Thursday, November 15 , 2018, 1:06 am | Fair 47º

 
 
 
 

Still Far Apart on Shortfall Solution, Lompoc Council Extends Budget Deadline 2 Months

Wrestling with a big budget deficit, Lompoc City Council members gave themselves a two-month reprieve to continue reviewing whether to make spending cuts, ask voters to raise taxes or adopt some combination of solutions.

The council met Thursday night for a nearly four-hour special budget meeting, after taking up the topic during Tuesday night’s regular council meeting. Plans call for continuing the discussion during a June 20 regular meeting and a June 26 special meeting.

On Thursday, with the budget woes far from being solved , the council voted 5-0— a rare unanimous outcome— to extend the deadline through August for adopting a spending blueprint.

The two-year budget for the fiscal years starting July 1 and running through June 30, 2019, needs $1.4 million in either additional revenue or cutbacks, prompting the council to ask staff to make multiple tweaks that have seen some items added back in and others subtracted in various drafts.

But future two-year budgets face bigger holes due to shortfalls in employee pensions, which are managed by the California Public Employees Retirement System. CalPERS has alerted Lompoc, along with other municipalities, about unfunded liabilities requiring big contributions to meet obligations in the coming years.

After a May 30 meeting at which the council balked at asking voters to approve three new taxes, City Manager Patrick Weimiller returned with a proposal to make up for the lack of new revenue, including closing Ken Adam and River parks and eliminating the contract for Santa Barbara County to provide animal control services.

The first draft of the budget slashed funding for nonprofit organizations, including the Lompoc Valley Chamber of Commerce & Visitors Bureau, the Lompoc Museum and others, prompting supporters to plead for reconsideration.

Thursday night, the council directed staff to return with draft budget showing 4 percent, 5 percent and 6 percent cuts across the general fund, where possible, and with the funding for nonprofit organizations included again.

Councilman Jim Mosby has sought the across-the-board reductions in the budget, noting that Santa Barbara County has undertaken similar cuts, rather than seeking taxes.

“It’s more of a fair situation across the whole spectrum,” he said, adding that one of the city’s other proposals hits parks with a 28 percent cut while other departments would have none.

City Council members also want to find out whether a pension obligation bond would be feasible, using income from the three tax measures to address the problem.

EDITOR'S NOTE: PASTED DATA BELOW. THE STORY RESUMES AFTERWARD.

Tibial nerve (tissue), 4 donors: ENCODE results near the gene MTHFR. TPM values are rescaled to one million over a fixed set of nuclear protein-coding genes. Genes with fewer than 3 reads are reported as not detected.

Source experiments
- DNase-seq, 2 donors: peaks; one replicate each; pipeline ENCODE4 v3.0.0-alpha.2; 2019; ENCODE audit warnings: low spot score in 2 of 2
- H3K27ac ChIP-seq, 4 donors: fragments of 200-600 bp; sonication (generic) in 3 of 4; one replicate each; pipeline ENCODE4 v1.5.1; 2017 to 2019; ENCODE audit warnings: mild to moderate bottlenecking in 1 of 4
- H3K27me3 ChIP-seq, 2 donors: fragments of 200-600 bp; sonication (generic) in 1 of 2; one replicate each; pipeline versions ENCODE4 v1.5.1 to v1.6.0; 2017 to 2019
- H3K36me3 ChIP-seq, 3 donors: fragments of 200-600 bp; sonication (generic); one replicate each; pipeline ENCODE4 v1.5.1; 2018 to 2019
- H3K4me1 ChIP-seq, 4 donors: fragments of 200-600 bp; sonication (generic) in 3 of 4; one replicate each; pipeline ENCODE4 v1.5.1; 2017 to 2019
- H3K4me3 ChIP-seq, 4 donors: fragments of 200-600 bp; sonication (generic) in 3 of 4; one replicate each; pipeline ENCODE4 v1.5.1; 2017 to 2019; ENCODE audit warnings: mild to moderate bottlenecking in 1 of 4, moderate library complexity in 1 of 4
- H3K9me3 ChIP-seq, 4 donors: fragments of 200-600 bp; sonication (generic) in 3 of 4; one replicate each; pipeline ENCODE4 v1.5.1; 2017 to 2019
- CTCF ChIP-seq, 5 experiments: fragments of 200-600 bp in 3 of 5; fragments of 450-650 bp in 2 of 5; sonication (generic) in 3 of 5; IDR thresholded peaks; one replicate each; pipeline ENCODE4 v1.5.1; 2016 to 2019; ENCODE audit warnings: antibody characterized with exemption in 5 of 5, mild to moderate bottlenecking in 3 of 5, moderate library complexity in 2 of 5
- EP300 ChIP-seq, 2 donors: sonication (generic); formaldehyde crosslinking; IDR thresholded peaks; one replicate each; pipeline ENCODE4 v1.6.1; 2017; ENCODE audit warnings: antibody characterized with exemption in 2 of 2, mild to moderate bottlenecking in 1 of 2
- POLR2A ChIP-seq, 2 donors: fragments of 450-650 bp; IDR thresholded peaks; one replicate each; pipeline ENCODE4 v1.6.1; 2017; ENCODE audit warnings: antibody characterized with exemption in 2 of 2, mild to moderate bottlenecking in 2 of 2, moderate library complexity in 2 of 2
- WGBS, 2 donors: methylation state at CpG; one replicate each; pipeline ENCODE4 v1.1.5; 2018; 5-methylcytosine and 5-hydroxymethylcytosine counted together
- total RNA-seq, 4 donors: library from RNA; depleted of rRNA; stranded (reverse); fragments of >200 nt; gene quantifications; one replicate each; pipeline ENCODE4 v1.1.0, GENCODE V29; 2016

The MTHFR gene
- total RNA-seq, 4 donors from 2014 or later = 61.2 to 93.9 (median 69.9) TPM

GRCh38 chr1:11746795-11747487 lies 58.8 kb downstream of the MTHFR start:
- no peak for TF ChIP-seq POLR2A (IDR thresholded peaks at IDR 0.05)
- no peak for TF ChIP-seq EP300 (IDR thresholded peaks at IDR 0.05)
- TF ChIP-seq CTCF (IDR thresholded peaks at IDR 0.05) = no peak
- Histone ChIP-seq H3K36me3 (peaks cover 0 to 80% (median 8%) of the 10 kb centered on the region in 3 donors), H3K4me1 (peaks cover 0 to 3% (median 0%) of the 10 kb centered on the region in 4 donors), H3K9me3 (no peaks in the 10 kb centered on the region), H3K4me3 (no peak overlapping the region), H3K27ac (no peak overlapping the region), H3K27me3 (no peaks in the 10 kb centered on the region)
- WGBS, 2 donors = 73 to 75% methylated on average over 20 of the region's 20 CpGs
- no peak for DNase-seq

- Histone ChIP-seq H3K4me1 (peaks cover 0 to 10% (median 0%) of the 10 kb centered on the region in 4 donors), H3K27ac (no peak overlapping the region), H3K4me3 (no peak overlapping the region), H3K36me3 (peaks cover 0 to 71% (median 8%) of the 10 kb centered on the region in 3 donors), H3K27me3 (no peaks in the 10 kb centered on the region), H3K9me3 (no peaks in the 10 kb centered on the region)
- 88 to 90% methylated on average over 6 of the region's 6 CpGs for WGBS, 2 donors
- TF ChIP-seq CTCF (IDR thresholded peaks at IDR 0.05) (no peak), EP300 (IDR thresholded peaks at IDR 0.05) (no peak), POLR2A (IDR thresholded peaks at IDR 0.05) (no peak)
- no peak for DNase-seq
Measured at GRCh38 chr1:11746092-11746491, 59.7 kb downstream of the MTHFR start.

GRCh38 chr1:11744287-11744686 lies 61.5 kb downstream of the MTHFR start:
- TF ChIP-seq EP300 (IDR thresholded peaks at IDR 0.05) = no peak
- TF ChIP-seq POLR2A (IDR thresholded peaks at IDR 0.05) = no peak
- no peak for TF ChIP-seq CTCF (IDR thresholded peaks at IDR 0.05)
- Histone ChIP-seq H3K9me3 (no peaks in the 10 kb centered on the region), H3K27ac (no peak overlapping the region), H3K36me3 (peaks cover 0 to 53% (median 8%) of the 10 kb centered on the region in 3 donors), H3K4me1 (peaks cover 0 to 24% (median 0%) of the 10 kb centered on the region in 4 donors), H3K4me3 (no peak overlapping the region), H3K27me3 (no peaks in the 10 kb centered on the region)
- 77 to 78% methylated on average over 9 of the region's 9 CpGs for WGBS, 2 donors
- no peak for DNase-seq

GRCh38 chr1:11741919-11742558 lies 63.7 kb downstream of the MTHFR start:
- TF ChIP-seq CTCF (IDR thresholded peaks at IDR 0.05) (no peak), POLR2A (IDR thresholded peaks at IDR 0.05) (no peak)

“I think it’s really important to at least go through that exercise and have that discussion so we have looked at all our options, because for me that’s a long-term win-win,” Councilwoman Jenelle Osborne said, adding that the tax measures should include an end date.

The council previously rejected asking voters to approve the taxes, but agreed last week to at least consider them moving forward.

“It’s not that we are going to ask the city manager to put it on the ballots, it’s just that we have it as a tool ...,” Mayor Bob Lingl said.

One tax measure would increase sales tax by one-half percent. Another would boost the transient-occupancy tax, or hotel bed tax, by 2 percent. A third measure would raise utility users’ rate by 6 percent. The measures would be placed on the November 2018 ballot to seek voter approval.

Other proposed cuts have been eliminating the $93,000 grant to the Lompoc Unified School District for crossing guards, trimming ammunition for Lompoc police and reducing SWAT training.

Near the start of Thursday’s meeting, several residents suggested that marijuana could be the solution to the city’s budget troubles.

Resident Joe Garcia recommended that the council consider “the green elephant,” or potential tax revenue from legalized marijuana.

“I am completely baffled that we have a city that just concluded a five-month-long ad hoc (committee) on marijuana, yet we have a city manager who has failed to even consider including what potential tax revenue could be generated for the city should the city vote to legalize,” he said.

Noozhawk North County editor Janene Scully can be reached at .(JavaScript must be enabled to view this email address). Follow Noozhawk on Twitter: @noozhawk, @NoozhawkNews and @NoozhawkBiz. Connect with Noozhawk on Facebook.

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